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William Tecumseh Sherman, Memoirs of General William T. Sherman . 20 0 Browse Search
Rebellion Record: a Diary of American Events: Documents and Narratives, Volume 6. (ed. Frank Moore) 14 0 Browse Search
Adam Badeau, Military history of Ulysses S. Grant from April 1861 to April 1865. Volume 2 14 0 Browse Search
Adam Badeau, Military history of Ulysses S. Grant from April 1861 to April 1865. Volume 3 14 0 Browse Search
The Photographic History of The Civil War: in ten volumes, Thousands of Scenes Photographed 1861-65, with Text by many Special Authorities, Volume 3: The Decisive Battles. (ed. Francis Trevelyan Miller) 8 0 Browse Search
Benson J. Lossing, Pictorial Field Book of the Civil War. Volume 3. 8 0 Browse Search
James Barnes, author of David G. Farragut, Naval Actions of 1812, Yank ee Ships and Yankee Sailors, Commodore Bainbridge , The Blockaders, and other naval and historical works, The Photographic History of The Civil War: in ten volumes, Thousands of Scenes Photographed 1861-65, with Text by many Special Authorities, Volume 6: The Navy. (ed. Francis Trevelyan Miller) 7 1 Browse Search
Admiral David D. Porter, The Naval History of the Civil War. 6 0 Browse Search
Daniel Ammen, Confederate Military History, a library of Confederate States Military History: Volume 7.2, The Atlantic Coast (ed. Clement Anselm Evans) 6 0 Browse Search
Rebellion Record: a Diary of American Events: Documents and Narratives, Volume 9. (ed. Frank Moore) 6 0 Browse Search
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Browsing named entities in William Tecumseh Sherman, Memoirs of General William T. Sherman .. You can also browse the collection for Ossabaw Sound (Georgia, United States) or search for Ossabaw Sound (Georgia, United States) in all documents.

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William Tecumseh Sherman, Memoirs of General William T. Sherman ., volume 2, chapter 21 (search)
had prevented quick communication. General Schofield did not reach me till the army had got down to Gaylesville, about the 21st of October. It was at Ship's Gap that a courier brought me the cipher message from General Halleck which intimated that the authorities in Washington were willing I should undertake the march across Georgia to the sea. The translated dispatch named Horse-i-bar Sound as the point where the fleet would await my arrival. After much time I construed it to mean, Ossabaw Sound, below Savannah, which was correct. On the 16th I telegraphed to General Thomas, at Nashville: Send me Morgan's and Newton's old divisions. Reestablish the road, and I will follow Hood wherever he may go. I think he will move to Blue Mountain. We can maintain our men and animals on the country. General Thomas's reply was: NA<*>UVILLE, October 17, 1864--10.30 A. M. Major-General Sherman: Your dispatch from Ship's Gap, 5 P. M. of the 16th, just received. Schofield, w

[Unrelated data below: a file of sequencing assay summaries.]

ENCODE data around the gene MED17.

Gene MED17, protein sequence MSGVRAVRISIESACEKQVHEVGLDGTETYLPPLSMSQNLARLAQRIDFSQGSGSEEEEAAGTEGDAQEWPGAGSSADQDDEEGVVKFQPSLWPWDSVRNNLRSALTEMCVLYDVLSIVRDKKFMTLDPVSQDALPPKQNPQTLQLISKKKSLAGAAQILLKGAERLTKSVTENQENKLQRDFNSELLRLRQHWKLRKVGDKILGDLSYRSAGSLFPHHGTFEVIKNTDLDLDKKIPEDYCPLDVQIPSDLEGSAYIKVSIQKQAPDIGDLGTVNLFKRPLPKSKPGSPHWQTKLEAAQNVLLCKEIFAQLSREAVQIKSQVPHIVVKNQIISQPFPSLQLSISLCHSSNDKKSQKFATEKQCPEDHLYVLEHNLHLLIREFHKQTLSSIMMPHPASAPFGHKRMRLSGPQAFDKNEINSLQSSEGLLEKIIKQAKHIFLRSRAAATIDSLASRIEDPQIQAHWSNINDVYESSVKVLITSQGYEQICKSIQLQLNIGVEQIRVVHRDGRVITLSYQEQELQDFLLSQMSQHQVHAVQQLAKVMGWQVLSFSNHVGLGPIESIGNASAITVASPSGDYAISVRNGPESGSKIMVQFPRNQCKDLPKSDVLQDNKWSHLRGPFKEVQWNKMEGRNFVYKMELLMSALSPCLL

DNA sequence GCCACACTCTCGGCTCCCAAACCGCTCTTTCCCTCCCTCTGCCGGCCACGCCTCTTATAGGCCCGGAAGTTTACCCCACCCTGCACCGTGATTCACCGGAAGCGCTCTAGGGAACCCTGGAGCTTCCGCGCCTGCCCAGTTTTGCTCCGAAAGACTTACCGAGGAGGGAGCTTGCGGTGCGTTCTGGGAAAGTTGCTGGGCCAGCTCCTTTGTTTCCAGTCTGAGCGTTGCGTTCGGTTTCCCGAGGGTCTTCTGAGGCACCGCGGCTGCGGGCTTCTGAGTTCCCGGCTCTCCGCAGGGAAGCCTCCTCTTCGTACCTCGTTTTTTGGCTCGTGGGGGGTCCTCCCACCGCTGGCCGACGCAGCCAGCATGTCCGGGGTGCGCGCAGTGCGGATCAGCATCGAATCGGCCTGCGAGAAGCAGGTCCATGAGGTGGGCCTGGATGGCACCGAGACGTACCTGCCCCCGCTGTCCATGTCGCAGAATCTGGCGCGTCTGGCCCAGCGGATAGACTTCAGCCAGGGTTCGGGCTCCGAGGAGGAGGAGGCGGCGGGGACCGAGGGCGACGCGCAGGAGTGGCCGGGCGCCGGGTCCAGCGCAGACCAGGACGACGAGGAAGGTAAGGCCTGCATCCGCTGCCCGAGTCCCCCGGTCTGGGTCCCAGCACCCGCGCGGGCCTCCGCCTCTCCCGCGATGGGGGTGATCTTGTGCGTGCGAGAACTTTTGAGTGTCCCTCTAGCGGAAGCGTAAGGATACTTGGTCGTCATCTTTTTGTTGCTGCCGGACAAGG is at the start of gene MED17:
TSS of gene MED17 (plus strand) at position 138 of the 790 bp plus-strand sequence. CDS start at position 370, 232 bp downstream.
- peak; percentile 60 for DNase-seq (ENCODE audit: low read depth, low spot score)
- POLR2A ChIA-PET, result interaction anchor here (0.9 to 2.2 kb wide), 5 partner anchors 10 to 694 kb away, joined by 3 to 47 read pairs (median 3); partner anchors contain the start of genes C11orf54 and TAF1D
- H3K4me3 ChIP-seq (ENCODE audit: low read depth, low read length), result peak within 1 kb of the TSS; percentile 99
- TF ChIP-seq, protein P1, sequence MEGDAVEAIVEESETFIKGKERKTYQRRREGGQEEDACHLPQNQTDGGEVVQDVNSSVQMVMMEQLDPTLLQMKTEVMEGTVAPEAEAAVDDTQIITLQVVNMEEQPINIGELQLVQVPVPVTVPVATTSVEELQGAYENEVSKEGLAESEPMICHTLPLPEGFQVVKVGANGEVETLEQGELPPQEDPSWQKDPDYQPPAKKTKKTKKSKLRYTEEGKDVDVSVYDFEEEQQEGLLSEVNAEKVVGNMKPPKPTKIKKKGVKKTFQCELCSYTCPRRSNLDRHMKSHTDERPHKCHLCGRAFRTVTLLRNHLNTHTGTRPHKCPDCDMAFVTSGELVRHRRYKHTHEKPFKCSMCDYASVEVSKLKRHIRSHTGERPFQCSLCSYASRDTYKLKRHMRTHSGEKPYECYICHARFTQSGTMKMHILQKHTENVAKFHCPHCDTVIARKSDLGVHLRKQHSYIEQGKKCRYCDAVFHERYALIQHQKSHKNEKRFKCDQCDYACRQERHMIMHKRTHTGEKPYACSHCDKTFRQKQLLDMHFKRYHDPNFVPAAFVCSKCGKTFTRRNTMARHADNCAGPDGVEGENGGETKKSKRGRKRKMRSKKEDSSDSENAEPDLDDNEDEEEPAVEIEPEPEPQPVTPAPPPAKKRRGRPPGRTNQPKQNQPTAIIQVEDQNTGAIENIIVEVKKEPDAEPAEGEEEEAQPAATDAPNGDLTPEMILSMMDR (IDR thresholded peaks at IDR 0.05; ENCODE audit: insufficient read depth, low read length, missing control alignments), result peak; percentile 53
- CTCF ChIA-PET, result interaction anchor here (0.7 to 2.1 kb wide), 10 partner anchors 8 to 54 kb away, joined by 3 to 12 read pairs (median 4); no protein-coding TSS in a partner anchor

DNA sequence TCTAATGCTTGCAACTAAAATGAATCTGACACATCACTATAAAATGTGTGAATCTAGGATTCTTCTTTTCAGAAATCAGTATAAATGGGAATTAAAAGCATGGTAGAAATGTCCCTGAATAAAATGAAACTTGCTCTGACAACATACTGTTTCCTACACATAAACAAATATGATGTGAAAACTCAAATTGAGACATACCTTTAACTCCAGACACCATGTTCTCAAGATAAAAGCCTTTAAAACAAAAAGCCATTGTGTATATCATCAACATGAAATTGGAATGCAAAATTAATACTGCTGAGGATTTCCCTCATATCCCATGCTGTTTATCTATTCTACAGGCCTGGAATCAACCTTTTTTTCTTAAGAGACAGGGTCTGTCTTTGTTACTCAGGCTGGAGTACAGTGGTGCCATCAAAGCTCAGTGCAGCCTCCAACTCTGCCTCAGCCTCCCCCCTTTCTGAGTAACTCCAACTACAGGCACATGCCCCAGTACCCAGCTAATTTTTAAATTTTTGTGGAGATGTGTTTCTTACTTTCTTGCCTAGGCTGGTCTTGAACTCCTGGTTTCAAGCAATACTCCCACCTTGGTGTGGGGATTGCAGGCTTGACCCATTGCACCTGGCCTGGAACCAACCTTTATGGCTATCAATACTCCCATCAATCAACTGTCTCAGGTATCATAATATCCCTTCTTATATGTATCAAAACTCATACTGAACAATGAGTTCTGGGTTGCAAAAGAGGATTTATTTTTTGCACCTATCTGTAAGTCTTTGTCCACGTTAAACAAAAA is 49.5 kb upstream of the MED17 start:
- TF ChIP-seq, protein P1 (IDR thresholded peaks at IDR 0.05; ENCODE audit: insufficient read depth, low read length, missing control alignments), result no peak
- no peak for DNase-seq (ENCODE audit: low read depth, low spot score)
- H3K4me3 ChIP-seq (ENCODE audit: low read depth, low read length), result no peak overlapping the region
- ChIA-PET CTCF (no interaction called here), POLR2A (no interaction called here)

William Tecumseh Sherman, Memoirs of General William T. Sherman ., volume 2, chapter 22 (search)
osed to be waiting for us with supplies and clothing in Ossabaw Sound. General Howard had, some nights previously, sent onnal-officer above, and at the same time look out toward Ossabaw Sound, and across the Ogeechee River at Fort McAllister. Aboiends at the North generally: on Board Dandelion, Ossabaw Sound, December 13, 1864--11.50 P. M. To Son. E. M. Stanton, ring its entire garrison and stores. This opened to us Ossabaw Sound, and I pushed down to this gunboat to communicate with from Port Royal, expecting to find Admiral Dahlgren in Ossabaw Sound, and, hearing of the capture of Fort McAllister, he hadble. We accordingly steamed down the Ogeechee River to Ossabaw Sound, in hopes to meet Admiral Dahlgren, but he was not therh Admiral Dahlgren, I realize how admirably adapted are Ossabaw Sound and Ogeechee River to supply an army operating against tion at Rosedew that sea-going vessels now come through Ossabaw Sound and up the Ogeechee to the rear of my army, giving me a
William Tecumseh Sherman, Memoirs of General William T. Sherman ., volume 2, chapter 23 (search)
ps in and about Savannah: [special field order no. 189.] headquarters military division of the Mississippi, in the field, Savannah, Georgia, December 23, 1864. Savannah, being now in our possession, the river partially cleared out, and measures having been taken to remove all obstructions, will at once be made a grand depot for future operations: 1. The chief-quartermaster, General Easton, will, after giving the necessary orders touching the transports in Ogeechee River and Ossabaw Sound, come in person to Savannah, and take possession of all public buildings, vacant storerooms, warehouses, etc., that may be now or hereafter needed for any department of the army. No rents will be paid by the Government of the United States during the war, and all buildings must be distributed according to the accustomed rules of the Quartermaster's Department, as though they were public property. 2. The chief commissary of subsistence, Colonel A. Beckwith, will transfer the grand dep